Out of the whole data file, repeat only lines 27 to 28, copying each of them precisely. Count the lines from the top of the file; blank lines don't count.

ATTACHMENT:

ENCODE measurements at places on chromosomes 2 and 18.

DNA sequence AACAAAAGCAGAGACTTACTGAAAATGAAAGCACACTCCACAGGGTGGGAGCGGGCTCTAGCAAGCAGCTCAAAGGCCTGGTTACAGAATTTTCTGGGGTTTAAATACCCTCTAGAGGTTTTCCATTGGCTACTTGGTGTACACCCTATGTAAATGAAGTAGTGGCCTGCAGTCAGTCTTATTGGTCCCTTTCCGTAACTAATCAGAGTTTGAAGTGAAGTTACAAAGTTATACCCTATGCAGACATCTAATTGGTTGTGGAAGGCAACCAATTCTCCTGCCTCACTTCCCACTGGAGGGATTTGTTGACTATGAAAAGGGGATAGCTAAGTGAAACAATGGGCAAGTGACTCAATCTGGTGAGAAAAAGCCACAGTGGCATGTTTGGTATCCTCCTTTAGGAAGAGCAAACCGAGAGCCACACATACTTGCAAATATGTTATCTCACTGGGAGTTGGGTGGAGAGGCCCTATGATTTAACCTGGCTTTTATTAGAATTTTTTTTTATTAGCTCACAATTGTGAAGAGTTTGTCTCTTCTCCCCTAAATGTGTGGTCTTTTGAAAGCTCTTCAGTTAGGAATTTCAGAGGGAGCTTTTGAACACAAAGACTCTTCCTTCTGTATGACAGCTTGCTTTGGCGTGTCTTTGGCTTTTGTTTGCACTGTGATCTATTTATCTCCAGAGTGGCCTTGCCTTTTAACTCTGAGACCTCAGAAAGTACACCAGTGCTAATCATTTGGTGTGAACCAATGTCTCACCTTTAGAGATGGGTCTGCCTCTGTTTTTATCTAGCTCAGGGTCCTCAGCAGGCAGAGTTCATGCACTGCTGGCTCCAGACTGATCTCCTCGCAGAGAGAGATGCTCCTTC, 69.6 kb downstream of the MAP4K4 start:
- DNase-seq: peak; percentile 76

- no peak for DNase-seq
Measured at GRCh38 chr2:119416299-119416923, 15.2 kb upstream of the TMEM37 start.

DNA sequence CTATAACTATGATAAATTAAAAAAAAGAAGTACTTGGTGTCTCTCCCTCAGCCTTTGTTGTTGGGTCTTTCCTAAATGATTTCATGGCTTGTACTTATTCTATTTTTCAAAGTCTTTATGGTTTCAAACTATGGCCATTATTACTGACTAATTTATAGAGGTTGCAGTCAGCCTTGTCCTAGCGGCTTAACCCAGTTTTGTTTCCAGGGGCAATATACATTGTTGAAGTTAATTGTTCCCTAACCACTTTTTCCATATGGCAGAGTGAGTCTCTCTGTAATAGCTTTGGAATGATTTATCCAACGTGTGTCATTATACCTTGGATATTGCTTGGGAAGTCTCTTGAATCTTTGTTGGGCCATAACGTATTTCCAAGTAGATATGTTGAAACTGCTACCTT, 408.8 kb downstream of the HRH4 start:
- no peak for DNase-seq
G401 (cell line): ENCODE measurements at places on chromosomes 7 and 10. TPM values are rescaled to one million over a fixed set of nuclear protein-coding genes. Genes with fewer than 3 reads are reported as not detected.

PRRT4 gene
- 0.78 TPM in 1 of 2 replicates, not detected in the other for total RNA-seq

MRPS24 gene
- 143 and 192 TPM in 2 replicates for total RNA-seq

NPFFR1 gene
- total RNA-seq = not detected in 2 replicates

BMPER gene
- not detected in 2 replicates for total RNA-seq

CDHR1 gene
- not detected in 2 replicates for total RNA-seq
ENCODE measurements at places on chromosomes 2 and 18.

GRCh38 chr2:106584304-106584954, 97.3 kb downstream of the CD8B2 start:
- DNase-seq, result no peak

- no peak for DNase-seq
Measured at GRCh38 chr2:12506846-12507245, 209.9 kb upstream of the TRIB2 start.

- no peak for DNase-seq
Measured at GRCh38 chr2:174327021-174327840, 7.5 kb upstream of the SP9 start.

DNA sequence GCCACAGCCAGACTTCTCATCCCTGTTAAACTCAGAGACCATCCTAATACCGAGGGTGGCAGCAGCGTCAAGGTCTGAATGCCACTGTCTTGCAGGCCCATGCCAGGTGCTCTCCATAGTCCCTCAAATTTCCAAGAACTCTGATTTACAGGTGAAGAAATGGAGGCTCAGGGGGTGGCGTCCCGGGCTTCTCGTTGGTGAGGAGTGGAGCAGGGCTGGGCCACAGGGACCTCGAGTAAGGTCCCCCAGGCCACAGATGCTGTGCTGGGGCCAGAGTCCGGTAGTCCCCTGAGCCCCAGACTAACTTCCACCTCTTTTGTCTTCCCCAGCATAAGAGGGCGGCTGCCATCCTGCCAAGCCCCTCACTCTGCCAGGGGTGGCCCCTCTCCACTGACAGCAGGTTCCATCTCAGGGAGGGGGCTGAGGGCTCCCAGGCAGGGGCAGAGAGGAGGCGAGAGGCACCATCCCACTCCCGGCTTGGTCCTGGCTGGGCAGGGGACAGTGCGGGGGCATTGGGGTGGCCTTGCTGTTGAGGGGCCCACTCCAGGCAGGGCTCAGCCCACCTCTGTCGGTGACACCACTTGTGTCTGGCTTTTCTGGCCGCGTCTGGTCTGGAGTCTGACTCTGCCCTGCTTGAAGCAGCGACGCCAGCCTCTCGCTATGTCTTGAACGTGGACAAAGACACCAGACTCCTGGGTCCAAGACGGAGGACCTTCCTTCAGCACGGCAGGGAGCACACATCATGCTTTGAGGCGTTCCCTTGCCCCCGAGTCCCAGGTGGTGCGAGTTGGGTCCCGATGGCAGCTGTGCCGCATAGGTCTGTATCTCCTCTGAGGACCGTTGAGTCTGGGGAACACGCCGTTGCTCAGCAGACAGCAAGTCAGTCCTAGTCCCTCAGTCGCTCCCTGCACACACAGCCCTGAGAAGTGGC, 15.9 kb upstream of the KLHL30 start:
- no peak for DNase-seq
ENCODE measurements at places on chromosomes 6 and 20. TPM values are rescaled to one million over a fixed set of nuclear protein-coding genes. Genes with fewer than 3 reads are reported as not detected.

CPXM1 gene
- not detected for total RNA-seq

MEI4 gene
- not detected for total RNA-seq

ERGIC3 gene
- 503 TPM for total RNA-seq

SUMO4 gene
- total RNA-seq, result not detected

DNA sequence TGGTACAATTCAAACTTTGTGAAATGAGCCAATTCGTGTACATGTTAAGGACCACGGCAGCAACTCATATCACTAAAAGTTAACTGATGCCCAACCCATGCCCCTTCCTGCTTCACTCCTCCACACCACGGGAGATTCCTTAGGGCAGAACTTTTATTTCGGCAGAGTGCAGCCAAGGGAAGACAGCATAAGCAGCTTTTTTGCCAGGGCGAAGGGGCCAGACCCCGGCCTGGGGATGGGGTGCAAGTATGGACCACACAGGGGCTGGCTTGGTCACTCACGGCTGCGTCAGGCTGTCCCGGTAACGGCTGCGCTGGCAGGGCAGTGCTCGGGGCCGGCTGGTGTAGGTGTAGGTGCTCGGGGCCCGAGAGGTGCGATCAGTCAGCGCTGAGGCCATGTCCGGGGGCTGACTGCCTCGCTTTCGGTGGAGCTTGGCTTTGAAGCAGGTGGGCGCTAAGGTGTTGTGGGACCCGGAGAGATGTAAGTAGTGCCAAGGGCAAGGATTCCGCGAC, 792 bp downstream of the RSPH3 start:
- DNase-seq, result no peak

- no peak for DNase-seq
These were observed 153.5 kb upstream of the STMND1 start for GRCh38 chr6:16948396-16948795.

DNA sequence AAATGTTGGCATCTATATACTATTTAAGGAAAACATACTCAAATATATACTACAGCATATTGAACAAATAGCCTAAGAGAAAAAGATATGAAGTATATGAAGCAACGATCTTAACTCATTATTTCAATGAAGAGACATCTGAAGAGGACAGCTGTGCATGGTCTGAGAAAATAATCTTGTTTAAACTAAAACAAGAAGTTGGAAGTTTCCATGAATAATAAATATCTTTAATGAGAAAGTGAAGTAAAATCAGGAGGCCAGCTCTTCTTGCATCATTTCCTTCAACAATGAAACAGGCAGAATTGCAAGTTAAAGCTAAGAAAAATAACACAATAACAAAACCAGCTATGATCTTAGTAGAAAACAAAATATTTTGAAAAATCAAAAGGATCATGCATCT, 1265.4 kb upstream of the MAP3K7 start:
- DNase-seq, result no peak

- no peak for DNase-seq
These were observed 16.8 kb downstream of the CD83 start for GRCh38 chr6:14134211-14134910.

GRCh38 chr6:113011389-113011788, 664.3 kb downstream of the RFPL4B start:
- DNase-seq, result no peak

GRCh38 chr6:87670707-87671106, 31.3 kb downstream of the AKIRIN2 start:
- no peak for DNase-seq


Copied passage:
- no peak for DNase-seq
ENCODE measurements at places on chromosomes 6 and 20. TPM values are rescaled to one million over a fixed set of nuclear protein-coding genes. Genes with fewer than 3 reads are reported as not detected.